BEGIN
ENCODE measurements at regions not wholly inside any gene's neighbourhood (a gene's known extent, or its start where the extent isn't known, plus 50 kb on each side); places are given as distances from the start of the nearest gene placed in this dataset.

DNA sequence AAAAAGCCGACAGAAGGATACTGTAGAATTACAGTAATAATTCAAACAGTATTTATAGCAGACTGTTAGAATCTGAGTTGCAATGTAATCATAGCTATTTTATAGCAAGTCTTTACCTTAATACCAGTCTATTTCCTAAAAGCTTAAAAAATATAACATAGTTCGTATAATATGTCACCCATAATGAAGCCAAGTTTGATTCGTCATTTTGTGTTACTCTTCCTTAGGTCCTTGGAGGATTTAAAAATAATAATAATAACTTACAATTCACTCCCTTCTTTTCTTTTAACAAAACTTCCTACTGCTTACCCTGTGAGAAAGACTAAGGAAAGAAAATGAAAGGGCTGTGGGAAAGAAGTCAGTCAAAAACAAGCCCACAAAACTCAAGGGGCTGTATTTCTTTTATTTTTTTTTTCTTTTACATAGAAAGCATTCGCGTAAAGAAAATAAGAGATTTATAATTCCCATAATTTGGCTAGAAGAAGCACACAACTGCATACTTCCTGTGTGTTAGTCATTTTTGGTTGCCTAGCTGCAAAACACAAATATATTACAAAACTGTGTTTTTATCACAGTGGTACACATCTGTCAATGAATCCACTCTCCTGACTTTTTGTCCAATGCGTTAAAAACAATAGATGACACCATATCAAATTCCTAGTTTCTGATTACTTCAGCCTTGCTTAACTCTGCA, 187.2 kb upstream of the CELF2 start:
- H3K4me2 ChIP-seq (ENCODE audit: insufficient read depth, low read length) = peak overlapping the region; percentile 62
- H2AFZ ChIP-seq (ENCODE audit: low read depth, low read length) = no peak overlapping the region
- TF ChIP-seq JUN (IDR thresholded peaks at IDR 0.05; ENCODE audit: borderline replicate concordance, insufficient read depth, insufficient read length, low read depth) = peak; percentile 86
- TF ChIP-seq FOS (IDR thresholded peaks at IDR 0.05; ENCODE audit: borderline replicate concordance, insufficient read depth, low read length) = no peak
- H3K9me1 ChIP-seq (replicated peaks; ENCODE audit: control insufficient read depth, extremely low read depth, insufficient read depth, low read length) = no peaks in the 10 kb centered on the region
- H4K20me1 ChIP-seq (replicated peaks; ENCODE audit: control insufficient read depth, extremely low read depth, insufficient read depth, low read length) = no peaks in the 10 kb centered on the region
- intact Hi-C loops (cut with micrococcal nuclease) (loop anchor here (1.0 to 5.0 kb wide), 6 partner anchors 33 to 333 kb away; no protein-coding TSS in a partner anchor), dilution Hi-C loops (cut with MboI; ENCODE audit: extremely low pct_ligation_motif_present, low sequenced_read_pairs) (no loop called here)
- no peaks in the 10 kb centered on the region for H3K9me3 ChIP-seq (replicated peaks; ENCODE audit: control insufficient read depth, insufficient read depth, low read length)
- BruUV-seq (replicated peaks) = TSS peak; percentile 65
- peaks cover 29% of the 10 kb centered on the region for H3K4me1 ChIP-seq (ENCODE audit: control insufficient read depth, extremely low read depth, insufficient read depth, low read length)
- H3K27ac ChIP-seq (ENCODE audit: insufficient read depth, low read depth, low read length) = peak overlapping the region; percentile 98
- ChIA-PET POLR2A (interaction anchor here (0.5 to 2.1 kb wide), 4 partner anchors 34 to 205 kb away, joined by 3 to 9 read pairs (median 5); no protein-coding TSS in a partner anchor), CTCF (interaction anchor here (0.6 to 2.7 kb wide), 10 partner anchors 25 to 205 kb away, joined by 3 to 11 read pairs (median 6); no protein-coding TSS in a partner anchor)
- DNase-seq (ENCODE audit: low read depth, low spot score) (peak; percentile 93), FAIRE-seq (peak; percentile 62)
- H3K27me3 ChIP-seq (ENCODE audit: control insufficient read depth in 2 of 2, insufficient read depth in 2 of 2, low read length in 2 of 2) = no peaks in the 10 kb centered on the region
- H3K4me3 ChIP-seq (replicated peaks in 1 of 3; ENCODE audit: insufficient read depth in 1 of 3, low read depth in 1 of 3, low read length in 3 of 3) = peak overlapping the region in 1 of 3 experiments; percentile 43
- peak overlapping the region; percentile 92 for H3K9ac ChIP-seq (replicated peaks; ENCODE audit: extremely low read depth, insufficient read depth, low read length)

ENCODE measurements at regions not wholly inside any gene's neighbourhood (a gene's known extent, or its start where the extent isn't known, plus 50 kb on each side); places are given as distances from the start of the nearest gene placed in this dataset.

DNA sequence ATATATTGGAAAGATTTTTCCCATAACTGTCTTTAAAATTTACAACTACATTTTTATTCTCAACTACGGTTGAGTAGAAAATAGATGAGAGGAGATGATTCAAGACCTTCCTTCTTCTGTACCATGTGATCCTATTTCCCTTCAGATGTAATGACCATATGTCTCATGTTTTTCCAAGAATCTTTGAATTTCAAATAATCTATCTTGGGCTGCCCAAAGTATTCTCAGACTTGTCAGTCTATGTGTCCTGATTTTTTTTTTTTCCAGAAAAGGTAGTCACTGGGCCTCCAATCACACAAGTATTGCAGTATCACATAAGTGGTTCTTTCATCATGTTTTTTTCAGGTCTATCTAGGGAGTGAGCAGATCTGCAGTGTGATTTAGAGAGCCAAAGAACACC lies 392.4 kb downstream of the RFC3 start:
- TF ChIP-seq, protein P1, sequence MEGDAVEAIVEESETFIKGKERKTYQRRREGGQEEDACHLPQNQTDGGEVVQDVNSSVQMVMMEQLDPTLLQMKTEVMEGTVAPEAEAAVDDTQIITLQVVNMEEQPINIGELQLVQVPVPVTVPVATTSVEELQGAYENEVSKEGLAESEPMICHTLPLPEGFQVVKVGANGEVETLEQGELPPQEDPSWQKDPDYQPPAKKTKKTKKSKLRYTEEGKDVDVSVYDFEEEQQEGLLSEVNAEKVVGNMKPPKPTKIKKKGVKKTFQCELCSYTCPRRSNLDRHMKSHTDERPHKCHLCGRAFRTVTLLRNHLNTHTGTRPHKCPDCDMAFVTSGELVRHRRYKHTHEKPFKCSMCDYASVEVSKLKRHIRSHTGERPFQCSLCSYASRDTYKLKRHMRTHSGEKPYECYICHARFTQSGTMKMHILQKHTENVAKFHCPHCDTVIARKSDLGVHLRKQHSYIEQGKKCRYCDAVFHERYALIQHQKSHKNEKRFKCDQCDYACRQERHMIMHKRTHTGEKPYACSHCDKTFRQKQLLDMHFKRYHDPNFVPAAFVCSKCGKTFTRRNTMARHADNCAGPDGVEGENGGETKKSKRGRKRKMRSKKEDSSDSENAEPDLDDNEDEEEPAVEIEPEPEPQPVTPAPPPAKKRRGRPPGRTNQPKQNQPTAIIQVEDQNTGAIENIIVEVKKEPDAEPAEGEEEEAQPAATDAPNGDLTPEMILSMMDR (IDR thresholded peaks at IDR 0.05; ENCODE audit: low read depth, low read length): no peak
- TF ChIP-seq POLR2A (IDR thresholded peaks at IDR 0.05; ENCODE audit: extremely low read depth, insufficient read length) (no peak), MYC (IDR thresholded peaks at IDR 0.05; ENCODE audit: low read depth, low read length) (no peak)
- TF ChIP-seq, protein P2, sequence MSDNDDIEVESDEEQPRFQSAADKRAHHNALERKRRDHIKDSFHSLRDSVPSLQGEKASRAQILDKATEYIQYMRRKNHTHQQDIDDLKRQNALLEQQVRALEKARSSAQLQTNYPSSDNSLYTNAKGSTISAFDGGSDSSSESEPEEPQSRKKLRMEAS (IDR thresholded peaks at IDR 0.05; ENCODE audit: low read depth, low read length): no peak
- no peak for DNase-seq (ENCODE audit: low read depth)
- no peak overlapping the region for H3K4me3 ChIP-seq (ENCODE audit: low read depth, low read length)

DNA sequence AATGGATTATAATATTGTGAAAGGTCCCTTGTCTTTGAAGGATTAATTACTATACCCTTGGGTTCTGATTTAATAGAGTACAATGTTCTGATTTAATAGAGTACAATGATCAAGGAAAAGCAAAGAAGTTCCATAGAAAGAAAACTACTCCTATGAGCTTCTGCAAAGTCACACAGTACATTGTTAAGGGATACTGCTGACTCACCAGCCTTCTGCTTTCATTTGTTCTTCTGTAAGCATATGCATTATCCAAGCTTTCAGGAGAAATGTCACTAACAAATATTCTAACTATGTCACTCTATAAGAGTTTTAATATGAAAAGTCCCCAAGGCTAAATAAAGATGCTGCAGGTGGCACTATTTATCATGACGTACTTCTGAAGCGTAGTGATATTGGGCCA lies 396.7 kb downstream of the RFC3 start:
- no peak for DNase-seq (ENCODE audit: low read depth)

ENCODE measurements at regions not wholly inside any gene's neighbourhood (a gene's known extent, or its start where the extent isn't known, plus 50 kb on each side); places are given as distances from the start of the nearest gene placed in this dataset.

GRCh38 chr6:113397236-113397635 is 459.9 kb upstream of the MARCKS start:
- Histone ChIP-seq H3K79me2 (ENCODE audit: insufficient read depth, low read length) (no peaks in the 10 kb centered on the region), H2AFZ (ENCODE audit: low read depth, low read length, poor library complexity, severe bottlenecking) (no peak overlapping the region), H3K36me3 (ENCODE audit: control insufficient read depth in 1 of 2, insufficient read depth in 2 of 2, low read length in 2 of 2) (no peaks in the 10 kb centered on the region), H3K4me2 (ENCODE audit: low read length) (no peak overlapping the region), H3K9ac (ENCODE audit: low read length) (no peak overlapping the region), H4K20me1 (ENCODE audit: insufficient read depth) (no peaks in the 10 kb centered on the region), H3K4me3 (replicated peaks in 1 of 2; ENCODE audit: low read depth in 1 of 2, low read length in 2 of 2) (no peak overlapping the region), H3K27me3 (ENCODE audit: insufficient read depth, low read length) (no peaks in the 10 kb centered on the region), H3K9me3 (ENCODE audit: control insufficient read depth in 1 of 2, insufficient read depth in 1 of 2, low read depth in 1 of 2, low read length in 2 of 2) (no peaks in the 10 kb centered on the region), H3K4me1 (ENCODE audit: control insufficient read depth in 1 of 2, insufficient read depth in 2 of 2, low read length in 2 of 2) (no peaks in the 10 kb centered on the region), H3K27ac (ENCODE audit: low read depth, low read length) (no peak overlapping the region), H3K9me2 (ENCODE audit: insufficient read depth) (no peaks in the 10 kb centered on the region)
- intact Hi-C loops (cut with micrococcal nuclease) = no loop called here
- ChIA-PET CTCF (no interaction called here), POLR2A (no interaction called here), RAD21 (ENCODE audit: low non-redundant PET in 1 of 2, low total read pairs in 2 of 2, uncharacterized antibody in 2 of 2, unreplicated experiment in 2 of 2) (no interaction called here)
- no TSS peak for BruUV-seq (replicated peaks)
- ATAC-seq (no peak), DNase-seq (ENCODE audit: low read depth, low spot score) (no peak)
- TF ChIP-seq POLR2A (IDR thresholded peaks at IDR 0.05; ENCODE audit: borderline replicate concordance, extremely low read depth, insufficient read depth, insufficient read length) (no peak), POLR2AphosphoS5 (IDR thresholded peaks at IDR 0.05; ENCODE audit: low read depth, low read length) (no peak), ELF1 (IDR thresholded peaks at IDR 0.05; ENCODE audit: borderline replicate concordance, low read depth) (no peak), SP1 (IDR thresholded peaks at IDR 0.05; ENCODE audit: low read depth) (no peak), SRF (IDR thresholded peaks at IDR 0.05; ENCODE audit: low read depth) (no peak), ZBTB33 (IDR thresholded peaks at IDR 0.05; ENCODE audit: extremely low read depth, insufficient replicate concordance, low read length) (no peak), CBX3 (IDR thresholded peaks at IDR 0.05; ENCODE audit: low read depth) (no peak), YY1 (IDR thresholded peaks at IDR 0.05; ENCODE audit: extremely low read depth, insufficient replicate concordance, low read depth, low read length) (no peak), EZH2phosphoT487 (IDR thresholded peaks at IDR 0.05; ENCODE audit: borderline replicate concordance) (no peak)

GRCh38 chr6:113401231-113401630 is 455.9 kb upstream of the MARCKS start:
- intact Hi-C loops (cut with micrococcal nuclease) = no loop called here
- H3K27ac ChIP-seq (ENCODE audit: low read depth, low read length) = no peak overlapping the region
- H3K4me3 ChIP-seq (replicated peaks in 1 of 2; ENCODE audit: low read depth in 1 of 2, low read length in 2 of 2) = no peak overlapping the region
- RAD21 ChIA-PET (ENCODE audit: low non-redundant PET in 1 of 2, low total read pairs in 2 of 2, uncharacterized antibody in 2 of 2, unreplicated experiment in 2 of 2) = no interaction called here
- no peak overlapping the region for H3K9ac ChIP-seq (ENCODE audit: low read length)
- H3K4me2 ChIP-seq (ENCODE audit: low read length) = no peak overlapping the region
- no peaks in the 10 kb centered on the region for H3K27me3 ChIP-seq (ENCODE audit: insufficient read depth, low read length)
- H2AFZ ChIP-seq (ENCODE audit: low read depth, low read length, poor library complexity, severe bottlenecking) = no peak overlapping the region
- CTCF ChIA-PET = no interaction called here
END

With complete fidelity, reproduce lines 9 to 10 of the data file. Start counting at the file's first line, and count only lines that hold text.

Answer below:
- intact Hi-C loops (cut with micrococcal nuclease) (loop anchor here (1.0 to 5.0 kb wide), 6 partner anchors 33 to 333 kb away; no protein-coding TSS in a partner anchor), dilution Hi-C loops (cut with MboI; ENCODE audit: extremely low pct_ligation_motif_present, low sequenced_read_pairs) (no loop called here)
- no peaks in the 10 kb centered on the region for H3K9me3 ChIP-seq (replicated peaks; ENCODE audit: control insufficient read depth, insufficient read depth, low read length)